In this study we analyze the effect of the Bank of Israel (BOI) monetary surprises on inflation and the exchange rate, in the eyes of professional forecasters (PF) in Israel. We exploit a unique daily dataset in Israel containing various forecasts of the PF in sample from April 2001 to October 2016 and derive the monetary surprises of the BOI by exploiting the specific timing of expectations formation.

 We found that although the PF-perceived effect of monetary surprises on the exchange rate was stable over the past two decades, the pass-through from the exchange rate to inflation significantly declined after 2007, primarily due to a full dissociation of rent prices from the shekel-dollar exchange rate. We also provide indirect and partial evidence that the effect of the BOI monetary surprises on real activity did not change after 2007. That is, we didn't find evidence that the information channel introduced by Nakamura and Steinsson (2018) intensified in Israel despite a decline in natural rates worldwide and the establishment of a monetary committee at the BOI. We found, however, that after the establishment of the monetary committee there was a significant increase in interest-rate inertia.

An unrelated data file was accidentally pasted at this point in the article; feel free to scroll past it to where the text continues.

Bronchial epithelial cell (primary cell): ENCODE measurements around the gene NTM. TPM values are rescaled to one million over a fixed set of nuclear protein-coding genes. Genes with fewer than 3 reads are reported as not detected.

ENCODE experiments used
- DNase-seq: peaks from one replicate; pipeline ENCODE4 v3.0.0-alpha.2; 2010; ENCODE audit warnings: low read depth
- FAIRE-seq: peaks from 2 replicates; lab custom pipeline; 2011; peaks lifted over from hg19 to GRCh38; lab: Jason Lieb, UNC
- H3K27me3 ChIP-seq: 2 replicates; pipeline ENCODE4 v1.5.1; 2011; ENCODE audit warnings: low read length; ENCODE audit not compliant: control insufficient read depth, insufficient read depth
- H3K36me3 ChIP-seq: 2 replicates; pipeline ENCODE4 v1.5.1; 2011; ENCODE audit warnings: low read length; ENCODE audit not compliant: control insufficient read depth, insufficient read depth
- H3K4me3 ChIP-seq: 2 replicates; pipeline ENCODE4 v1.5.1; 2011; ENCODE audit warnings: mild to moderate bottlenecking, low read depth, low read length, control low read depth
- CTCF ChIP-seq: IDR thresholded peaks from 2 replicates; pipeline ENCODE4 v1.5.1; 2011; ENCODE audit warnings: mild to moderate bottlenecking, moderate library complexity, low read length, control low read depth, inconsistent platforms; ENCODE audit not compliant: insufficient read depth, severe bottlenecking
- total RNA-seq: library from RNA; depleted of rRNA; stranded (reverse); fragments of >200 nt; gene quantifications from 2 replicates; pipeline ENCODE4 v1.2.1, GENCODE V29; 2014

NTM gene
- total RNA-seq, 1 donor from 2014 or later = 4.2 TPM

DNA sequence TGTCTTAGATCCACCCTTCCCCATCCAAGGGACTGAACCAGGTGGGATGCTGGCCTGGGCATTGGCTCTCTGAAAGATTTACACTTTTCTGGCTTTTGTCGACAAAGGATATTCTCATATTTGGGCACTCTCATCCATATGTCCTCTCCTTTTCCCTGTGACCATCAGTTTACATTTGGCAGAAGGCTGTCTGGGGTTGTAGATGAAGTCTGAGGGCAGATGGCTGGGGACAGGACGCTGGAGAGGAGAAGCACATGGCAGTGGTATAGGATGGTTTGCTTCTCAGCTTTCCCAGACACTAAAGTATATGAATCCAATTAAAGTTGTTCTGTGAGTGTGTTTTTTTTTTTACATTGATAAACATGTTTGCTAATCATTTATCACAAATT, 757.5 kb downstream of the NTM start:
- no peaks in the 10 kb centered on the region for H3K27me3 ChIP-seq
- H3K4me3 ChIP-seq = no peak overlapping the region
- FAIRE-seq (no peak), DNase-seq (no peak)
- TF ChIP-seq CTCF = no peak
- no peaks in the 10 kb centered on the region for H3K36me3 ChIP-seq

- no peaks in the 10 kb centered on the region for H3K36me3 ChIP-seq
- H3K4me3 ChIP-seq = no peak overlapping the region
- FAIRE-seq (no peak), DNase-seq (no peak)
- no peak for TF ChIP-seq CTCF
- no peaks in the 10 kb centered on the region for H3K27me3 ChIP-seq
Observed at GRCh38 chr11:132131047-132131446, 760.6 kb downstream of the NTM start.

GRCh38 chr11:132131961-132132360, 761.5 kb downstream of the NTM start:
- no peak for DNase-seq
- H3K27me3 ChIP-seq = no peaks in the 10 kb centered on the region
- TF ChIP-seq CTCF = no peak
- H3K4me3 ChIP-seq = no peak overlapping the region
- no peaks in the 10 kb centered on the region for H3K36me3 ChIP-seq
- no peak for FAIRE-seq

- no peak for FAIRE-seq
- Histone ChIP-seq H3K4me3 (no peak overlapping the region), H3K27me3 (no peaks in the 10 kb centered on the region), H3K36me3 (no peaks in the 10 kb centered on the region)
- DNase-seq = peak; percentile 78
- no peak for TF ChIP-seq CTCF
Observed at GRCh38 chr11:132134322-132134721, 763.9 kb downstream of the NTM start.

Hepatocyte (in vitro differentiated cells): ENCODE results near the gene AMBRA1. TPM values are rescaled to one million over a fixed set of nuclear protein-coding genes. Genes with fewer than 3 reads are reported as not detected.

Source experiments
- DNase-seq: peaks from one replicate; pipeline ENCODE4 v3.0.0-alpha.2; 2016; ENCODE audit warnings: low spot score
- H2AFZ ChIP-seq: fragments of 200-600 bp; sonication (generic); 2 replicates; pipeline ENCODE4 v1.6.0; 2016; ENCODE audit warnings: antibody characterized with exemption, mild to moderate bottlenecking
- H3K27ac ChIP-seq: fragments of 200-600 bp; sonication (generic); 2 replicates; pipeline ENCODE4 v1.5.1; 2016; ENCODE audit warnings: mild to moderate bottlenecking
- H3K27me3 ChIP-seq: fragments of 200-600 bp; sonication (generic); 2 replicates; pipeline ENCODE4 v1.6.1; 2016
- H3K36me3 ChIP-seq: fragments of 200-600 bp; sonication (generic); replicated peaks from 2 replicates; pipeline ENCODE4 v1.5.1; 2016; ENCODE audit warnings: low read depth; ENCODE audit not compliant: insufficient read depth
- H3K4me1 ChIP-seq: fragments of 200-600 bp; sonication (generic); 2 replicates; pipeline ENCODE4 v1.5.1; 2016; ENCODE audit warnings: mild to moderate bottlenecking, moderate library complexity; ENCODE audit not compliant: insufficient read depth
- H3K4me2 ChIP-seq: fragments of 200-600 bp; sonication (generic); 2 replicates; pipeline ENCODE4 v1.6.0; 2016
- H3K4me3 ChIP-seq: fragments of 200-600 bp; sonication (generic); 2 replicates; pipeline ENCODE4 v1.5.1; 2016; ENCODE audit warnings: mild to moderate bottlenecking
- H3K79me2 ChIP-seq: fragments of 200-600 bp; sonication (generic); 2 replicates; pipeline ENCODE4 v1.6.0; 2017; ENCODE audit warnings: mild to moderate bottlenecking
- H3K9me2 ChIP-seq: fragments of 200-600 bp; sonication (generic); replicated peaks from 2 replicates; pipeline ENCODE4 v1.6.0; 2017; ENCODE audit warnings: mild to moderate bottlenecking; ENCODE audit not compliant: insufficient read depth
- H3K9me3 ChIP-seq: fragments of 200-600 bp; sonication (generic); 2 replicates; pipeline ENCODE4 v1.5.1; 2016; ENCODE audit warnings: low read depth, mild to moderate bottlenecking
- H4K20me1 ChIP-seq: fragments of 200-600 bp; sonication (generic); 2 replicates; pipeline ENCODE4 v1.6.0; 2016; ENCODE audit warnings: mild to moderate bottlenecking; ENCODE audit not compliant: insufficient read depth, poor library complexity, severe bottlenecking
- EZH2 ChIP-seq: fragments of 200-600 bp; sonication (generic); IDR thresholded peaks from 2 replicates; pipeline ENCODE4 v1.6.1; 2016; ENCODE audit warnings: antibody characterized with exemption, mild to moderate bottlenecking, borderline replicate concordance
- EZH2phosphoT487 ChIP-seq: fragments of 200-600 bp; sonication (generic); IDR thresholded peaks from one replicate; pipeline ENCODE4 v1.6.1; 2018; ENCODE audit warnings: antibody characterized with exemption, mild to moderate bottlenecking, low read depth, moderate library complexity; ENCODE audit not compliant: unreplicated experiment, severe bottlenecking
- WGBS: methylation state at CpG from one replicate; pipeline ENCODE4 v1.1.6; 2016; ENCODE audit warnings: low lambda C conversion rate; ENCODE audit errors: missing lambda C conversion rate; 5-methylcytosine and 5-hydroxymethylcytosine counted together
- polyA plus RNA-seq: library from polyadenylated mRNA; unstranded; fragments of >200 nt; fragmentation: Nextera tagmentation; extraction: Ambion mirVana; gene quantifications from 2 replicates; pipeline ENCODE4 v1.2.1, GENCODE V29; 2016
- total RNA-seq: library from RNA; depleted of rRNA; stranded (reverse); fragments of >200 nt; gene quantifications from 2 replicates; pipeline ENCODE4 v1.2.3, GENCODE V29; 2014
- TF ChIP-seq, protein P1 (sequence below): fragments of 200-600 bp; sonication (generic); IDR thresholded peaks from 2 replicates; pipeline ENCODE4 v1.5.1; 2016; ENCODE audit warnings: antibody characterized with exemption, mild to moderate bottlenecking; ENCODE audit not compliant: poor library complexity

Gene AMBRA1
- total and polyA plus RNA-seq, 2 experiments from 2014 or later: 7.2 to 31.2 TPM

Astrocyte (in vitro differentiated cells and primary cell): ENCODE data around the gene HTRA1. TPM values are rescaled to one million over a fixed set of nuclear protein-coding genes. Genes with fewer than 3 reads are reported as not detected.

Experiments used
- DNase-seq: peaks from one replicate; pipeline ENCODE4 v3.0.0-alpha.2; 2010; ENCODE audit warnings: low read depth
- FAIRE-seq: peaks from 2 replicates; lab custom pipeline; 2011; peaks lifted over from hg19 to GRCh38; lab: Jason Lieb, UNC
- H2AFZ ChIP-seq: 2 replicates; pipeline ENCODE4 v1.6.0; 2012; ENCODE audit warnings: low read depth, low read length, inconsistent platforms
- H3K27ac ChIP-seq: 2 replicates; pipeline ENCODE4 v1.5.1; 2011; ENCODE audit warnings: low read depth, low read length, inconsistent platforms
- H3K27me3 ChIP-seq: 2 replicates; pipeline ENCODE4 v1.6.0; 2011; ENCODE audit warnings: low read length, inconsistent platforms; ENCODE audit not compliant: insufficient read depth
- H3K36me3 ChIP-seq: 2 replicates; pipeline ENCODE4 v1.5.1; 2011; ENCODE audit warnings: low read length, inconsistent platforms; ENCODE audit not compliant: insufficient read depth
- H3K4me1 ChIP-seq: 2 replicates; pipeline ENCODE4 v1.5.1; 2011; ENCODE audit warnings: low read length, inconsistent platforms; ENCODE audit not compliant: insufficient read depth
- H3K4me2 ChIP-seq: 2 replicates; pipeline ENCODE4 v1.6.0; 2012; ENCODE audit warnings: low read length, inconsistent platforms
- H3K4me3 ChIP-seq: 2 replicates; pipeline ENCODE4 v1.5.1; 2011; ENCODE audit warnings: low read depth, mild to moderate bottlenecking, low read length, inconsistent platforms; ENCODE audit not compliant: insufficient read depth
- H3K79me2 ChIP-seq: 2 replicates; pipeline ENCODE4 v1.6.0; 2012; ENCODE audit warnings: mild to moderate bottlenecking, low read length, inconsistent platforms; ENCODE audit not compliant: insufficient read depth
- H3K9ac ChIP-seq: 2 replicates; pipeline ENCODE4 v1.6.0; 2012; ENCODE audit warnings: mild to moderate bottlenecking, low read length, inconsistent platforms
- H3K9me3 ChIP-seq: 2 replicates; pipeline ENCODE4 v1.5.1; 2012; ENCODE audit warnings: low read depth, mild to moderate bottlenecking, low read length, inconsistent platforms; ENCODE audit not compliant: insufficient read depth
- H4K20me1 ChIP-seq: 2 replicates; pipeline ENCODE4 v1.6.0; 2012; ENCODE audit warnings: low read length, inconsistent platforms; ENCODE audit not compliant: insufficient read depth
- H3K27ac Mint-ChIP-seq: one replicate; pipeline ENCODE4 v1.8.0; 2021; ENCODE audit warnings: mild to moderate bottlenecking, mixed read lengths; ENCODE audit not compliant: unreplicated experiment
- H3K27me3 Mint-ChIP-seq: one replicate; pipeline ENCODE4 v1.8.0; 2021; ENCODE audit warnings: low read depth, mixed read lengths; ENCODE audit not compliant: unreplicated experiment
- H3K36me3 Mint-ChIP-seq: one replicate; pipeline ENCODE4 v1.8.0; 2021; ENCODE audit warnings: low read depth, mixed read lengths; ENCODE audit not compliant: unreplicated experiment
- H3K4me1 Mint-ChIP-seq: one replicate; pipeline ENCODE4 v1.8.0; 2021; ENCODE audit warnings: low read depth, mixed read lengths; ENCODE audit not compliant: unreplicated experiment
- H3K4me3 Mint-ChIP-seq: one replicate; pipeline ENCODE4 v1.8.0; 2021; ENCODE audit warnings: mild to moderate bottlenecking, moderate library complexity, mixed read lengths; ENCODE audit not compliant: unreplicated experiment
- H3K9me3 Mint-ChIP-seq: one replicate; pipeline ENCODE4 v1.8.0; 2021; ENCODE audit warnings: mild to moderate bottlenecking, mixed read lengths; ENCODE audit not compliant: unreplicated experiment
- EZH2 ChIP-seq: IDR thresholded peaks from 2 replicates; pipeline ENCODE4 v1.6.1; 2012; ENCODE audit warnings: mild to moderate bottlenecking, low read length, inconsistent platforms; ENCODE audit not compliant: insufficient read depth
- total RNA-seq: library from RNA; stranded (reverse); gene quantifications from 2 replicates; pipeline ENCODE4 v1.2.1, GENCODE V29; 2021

Finally, we found an asymmetric pattern of the PF's assessment of the CB interest rate after the global financial crisis. Following a positive surprise in the BOI interest rate, the PFs significantly updated upward their forecasts for the interest rate for the coming year. In contrast, when the monetary surprise was negative, the PFs barely updated downward their forecast for the interest rate.

 JEL classification: E37, E47, E52.

 Keywords: professional forecasters, monetary surprises, policy effectiveness.

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